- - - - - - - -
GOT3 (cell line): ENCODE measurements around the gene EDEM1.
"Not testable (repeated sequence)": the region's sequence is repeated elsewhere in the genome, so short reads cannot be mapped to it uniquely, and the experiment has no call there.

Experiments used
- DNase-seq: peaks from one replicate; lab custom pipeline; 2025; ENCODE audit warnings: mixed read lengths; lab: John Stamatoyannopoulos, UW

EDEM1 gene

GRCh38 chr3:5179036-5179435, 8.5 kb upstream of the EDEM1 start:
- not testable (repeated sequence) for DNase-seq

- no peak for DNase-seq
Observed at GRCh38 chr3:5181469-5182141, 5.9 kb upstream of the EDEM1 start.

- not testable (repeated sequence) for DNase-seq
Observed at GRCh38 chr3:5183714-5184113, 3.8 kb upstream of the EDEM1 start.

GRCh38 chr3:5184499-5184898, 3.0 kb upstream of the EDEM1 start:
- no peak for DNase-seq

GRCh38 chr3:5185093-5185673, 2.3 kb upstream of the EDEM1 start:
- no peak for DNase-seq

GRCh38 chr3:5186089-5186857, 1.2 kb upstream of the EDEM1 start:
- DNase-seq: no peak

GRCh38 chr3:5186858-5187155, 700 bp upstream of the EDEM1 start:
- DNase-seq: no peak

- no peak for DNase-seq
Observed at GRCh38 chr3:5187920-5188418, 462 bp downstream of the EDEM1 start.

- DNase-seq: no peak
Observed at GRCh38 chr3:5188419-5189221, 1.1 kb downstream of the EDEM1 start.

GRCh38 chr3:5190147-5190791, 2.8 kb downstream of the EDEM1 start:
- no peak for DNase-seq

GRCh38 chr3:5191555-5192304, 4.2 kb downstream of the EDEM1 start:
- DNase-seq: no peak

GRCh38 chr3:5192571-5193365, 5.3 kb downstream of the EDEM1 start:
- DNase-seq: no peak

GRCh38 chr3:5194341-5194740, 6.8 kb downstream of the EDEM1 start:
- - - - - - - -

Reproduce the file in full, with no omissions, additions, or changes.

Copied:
GOT3 (cell line): ENCODE measurements around the gene EDEM1.
"Not testable (repeated sequence)": the region's sequence is repeated elsewhere in the genome, so short reads cannot be mapped to it uniquely, and the experiment has no call there.

Experiments used
- DNase-seq: peaks from one replicate; lab custom pipeline; 2025; ENCODE audit warnings: mixed read lengths; lab: John Stamatoyannopoulos, UW

EDEM1 gene

GRCh38 chr3:5179036-5179435, 8.5 kb upstream of the EDEM1 start:
- not testable (repeated sequence) for DNase-seq

- no peak for DNase-seq
Observed at GRCh38 chr3:5181469-5182141, 5.9 kb upstream of the EDEM1 start.

- not testable (repeated sequence) for DNase-seq
Observed at GRCh38 chr3:5183714-5184113, 3.8 kb upstream of the EDEM1 start.

GRCh38 chr3:5184499-5184898, 3.0 kb upstream of the EDEM1 start:
- no peak for DNase-seq

GRCh38 chr3:5185093-5185673, 2.3 kb upstream of the EDEM1 start:
- no peak for DNase-seq

GRCh38 chr3:5186089-5186857, 1.2 kb upstream of the EDEM1 start:
- DNase-seq: no peak

GRCh38 chr3:5186858-5187155, 700 bp upstream of the EDEM1 start:
- DNase-seq: no peak

- no peak for DNase-seq
Observed at GRCh38 chr3:5187920-5188418, 462 bp downstream of the EDEM1 start.

- DNase-seq: no peak
Observed at GRCh38 chr3:5188419-5189221, 1.1 kb downstream of the EDEM1 start.

GRCh38 chr3:5190147-5190791, 2.8 kb downstream of the EDEM1 start:
- no peak for DNase-seq

GRCh38 chr3:5191555-5192304, 4.2 kb downstream of the EDEM1 start:
- DNase-seq: no peak

GRCh38 chr3:5192571-5193365, 5.3 kb downstream of the EDEM1 start:
- DNase-seq: no peak

GRCh38 chr3:5194341-5194740, 6.8 kb downstream of the EDEM1 start: